After the lower mounting bracket is secured to the U-bolts and leaf springs, you will need to get to work on mounting the upper bracket. The most popular styles of upper mounting brackets are U-Shaped as well, but in the case of Roadmaster, attach flush to your frame to accept the upper end of the shock. This bracket should be at a 30-degree angle with the lower bracket, however, there is quite a bit of room for error as many people have mounted their shocks vertically and had no issues.

To mount the bracket, you may need to drill holes in the frame so that the bolts can be inserted to secure the bracket. This will be the most labor-intensive part of mounting shocks to your trailer.

To drill holes into the frame of your trailer you will need a drill with a variable speed motor and a drill bit. Although there is debate as to which drill bit will perform the best, just about any twist bit will work. Have some kind of lubricant nearby, such as WD-40, as the metal will get hot and start to smoke. You will need to stop drilling every once in a while to apply more lubricant.

First, place the upper mounting bracket on the frame where you will be installing it. Mark where the holes are on the frame so you know where to drill the mounting holes. Get your drill and put it on a low-speed setting, then get to work by applying consistent pressure against the drill while the bit does the rest of the work.

After the holes have been drilled, place the upper mounting bracket back onto the frame and put the bolt through the holes. Next comes the washers and finally the nuts. Fasten the nuts onto the bolts and, once again, torque to factory specifications.

Step 3: Insert Your Shock

All that is left on this side of your trailer is to attach the shock. This is a pretty straight-forward process. Insert one end of the shock into the upper mounting bracket, align the shock’s hole with the mounting bracket’s holes then push the bolt through each of them. Screw the nut onto the bolt and torque once again.

Now that you have a shock absorber dangling from the frame of your trailer, it is time to finish this side of your trailer’s new suspension system. Pull the dangling end of the shock into the lower mounting bracket and repeat the process as described earlier for connecting the shock to the upper mounting bracket.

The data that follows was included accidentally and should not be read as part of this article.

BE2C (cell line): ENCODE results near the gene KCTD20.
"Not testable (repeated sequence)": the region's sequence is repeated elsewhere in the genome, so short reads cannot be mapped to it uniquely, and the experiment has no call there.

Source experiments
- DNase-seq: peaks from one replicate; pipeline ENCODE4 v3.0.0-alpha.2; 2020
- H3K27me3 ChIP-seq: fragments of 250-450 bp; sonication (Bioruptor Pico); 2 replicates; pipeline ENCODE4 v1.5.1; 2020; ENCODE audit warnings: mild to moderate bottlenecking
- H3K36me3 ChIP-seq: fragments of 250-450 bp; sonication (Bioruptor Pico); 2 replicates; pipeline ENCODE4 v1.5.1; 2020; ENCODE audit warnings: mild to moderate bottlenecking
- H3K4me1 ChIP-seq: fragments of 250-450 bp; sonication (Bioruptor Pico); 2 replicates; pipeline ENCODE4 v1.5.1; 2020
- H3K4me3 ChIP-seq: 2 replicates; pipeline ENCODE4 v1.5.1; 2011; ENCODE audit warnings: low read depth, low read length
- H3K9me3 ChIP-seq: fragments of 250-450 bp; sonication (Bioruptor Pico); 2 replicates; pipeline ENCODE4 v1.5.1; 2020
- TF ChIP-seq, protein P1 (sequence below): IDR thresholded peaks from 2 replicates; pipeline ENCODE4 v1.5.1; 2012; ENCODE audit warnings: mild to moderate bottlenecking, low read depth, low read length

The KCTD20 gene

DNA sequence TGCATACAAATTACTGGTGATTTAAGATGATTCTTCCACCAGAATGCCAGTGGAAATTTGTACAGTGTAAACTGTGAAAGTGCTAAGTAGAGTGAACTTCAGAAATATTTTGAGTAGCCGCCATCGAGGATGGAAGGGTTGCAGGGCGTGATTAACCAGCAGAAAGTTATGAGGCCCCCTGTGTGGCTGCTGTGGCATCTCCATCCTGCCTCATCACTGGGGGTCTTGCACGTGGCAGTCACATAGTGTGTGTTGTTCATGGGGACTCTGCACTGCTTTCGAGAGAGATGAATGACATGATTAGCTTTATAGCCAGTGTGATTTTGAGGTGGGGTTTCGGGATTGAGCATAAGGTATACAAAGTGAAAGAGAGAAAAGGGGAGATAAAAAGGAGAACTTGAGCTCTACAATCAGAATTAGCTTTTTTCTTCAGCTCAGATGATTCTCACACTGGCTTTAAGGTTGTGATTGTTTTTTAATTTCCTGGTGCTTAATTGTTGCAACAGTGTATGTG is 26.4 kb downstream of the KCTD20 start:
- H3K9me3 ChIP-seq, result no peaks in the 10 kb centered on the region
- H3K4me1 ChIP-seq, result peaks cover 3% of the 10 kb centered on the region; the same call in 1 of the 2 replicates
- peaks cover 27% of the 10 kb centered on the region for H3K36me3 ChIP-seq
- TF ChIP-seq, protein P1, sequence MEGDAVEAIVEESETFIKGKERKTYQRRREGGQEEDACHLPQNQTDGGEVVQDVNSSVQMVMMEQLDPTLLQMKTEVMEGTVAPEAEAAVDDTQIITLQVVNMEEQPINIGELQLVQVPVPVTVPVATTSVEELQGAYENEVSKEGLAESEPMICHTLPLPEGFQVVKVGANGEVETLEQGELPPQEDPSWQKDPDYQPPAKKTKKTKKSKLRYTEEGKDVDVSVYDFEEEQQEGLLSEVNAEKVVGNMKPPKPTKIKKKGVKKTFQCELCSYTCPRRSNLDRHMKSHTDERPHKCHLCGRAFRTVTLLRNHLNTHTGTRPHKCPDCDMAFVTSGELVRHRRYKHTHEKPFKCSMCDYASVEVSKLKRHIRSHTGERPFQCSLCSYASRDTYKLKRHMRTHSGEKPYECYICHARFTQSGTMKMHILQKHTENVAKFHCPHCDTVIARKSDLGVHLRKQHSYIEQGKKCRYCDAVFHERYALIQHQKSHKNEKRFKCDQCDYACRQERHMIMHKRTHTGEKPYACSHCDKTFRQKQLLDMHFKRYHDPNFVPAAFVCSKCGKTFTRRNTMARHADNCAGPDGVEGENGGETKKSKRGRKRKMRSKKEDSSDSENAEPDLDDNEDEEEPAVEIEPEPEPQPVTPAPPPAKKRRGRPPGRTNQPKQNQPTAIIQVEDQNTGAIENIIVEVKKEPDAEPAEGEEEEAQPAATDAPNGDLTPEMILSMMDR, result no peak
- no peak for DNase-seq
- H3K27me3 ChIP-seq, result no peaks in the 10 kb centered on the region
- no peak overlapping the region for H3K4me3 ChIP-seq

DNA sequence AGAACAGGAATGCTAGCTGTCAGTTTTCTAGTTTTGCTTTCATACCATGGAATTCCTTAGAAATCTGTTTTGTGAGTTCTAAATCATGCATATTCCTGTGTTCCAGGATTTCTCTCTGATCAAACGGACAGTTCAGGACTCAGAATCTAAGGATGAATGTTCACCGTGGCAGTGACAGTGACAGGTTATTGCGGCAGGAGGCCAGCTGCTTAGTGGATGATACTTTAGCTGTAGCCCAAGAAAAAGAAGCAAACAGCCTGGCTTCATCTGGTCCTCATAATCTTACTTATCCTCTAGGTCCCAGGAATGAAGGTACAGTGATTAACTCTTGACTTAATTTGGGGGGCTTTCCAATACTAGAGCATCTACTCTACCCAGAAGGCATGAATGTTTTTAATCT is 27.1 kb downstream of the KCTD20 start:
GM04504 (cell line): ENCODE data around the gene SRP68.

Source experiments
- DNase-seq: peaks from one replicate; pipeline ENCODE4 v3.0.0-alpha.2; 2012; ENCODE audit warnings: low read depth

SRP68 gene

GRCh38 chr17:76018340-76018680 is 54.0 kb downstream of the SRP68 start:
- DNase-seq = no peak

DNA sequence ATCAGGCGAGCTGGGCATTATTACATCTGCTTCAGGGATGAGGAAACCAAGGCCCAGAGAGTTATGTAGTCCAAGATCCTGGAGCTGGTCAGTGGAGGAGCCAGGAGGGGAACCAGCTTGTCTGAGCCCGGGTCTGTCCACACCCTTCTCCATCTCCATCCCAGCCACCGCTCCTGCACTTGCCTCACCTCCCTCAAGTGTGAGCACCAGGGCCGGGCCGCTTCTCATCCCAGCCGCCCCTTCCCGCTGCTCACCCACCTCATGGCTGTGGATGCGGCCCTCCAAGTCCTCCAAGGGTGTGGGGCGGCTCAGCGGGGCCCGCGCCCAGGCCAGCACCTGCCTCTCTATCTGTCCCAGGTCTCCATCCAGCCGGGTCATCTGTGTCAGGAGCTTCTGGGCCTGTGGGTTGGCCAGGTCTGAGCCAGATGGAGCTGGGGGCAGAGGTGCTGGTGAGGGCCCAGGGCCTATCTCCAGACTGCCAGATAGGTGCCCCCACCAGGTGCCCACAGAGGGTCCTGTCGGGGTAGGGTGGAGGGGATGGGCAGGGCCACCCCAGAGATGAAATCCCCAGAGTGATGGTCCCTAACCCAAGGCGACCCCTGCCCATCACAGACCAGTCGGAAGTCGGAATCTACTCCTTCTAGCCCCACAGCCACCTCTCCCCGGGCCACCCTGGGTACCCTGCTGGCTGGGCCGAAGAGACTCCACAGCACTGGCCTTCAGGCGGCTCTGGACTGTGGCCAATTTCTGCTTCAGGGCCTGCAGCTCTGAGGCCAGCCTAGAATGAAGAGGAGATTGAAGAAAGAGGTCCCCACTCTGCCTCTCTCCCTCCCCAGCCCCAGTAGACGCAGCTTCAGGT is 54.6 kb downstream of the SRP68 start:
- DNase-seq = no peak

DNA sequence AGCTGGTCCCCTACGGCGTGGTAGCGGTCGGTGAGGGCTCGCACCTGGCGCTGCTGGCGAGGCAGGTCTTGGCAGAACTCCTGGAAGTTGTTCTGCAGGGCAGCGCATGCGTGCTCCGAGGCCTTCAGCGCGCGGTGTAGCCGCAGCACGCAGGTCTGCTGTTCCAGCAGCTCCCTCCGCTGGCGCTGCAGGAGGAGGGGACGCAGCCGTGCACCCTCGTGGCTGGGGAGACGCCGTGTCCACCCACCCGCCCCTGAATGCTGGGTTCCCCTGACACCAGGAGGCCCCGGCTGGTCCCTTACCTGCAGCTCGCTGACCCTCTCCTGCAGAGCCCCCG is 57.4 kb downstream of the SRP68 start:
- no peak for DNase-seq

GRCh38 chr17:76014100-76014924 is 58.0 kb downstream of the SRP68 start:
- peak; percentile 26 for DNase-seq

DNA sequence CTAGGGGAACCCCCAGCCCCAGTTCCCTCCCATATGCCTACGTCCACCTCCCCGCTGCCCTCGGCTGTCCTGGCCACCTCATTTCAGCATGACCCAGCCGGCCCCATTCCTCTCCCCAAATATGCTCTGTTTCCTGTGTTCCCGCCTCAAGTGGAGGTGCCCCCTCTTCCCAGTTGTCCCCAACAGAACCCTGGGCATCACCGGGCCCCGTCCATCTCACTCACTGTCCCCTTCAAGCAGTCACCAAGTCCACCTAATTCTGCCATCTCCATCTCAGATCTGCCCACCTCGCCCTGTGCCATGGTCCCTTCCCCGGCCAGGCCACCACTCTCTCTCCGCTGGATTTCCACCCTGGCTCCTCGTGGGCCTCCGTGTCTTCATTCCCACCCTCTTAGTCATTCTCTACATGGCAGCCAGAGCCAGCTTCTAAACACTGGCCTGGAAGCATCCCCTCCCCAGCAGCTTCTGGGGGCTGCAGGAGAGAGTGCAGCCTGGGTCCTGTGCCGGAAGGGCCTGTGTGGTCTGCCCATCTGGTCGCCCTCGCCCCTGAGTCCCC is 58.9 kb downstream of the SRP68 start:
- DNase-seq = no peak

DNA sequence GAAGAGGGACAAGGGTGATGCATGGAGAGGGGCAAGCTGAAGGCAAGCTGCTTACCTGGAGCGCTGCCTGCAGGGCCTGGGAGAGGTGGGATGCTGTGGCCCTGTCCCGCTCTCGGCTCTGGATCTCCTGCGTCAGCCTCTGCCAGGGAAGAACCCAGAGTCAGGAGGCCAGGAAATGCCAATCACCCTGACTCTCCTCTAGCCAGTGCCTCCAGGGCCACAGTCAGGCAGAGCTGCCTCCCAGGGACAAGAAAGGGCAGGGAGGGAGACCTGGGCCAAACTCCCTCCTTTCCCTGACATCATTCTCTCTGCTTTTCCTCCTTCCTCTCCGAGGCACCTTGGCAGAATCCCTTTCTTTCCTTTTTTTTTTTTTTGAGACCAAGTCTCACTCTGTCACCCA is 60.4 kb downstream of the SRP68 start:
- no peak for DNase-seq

Step 4: One More Time and You’re Finished!

Repeat this very same process for the opposite side of your trailer, or double time if you have a tandem axle trailer then voila! Your trailer has a brand-new shock kit installed. It is suggested that you check back over all the connections, to ensure that they are torqued properly.

FAQ

Should you put shocks on your trailer?

If you are having trouble with your travel trailer swaying on the road, go down dirt roads a lot, or always have things all over the floor when you arrive at your campsite, you may want to look into adding shock absorbers on your travel trailer.

Do you need to put shocks on both axles or just one?

If you are looking to install shocks on your trailer, you will need to install on both axles. If you install them on just one, they can operate independently and cause even more harm driving than if you never installed them in the first place.

How do you know if your RV shocks are bad?

To tell if your RV shocks are bad, first drive over a speedbump. If it settles down then they are still good, if the RV is bouncy, then you know it is time to replace your RV shocks.

Wrapping Up

You can add shocks to your traveler trailer, within just a single day. It is quite the project, though, and requires a bit of elbow grease. However, the benefits of a new shock system will provide you with a much smoother ride, increased safety ratings, and a mess-free floor after hitting the road!

There are many companies in the industry providing trailer accessories and services that you can get in touch with to purchase a trailer shock kit. However, you must be sure to provide them with the specific model of your trailer. If you don’t, you risk getting the wrong parts and they will not match up when you are attempting to install them.

If all this seems way over your head, you can contact an aforementioned trailer service company and they may be willing to install shocks on your trailer for you. This is probably the best route to take due to their extensive experience within the trailer industry. They have trained professionals ready to work for you so that you can focus on more important things.

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Eric

I have been camping most of my adult life and am passionate about having the best camping equipment as well as writing. Combine these two items and you have our site.